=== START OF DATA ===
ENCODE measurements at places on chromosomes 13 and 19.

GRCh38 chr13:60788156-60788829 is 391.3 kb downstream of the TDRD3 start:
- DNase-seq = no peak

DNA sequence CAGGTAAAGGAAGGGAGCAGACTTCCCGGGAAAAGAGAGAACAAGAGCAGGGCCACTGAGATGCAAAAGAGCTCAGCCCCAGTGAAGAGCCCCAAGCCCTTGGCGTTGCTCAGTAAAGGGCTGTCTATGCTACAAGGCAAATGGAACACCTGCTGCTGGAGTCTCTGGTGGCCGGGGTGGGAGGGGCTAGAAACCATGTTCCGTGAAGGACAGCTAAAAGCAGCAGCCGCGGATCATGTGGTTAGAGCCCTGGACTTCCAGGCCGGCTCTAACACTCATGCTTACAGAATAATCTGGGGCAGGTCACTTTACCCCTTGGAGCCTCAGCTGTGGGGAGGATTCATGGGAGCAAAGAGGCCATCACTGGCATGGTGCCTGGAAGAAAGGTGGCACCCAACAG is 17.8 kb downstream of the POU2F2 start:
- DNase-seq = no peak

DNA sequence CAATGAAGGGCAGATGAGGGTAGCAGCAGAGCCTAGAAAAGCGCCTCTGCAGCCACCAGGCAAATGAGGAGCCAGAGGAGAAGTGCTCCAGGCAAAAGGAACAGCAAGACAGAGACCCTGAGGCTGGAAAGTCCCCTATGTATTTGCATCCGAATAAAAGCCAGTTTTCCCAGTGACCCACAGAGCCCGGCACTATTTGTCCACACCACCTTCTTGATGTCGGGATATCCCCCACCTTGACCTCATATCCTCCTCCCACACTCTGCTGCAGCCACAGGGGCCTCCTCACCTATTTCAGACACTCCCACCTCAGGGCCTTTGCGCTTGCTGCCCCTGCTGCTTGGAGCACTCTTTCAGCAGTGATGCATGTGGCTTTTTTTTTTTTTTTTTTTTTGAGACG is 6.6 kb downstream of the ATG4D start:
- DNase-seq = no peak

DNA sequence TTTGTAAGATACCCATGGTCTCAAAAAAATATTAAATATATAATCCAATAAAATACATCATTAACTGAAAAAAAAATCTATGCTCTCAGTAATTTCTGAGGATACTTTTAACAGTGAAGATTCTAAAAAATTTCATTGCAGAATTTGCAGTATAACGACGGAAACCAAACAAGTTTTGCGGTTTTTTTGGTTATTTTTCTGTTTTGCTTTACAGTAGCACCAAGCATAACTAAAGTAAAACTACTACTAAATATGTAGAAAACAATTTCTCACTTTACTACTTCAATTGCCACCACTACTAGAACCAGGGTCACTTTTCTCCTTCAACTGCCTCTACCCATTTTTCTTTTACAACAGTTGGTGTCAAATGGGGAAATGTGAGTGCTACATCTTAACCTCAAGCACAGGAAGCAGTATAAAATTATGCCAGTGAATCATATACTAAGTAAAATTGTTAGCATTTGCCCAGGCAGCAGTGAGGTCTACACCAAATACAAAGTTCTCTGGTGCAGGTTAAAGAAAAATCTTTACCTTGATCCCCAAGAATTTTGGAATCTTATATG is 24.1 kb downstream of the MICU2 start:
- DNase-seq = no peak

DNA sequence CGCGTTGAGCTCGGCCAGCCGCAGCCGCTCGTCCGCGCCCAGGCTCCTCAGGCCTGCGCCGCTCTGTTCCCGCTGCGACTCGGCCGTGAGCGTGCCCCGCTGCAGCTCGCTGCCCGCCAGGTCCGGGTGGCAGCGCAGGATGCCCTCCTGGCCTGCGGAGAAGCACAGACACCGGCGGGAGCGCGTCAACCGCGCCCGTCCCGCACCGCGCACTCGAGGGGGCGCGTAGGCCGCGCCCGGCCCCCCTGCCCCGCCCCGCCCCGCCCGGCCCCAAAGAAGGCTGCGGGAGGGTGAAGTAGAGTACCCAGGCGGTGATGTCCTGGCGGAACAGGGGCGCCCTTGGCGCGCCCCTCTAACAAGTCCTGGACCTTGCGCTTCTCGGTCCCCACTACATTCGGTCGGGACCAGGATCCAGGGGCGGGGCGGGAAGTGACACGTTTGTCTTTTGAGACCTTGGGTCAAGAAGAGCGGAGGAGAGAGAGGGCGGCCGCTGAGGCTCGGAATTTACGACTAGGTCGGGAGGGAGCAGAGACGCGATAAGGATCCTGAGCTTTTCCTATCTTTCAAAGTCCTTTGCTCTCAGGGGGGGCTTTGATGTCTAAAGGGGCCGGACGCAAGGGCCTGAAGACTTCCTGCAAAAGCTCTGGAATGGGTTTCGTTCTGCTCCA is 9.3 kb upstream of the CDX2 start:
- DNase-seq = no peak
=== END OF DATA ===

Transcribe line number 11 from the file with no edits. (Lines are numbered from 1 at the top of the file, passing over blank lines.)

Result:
- DNase-seq = no peak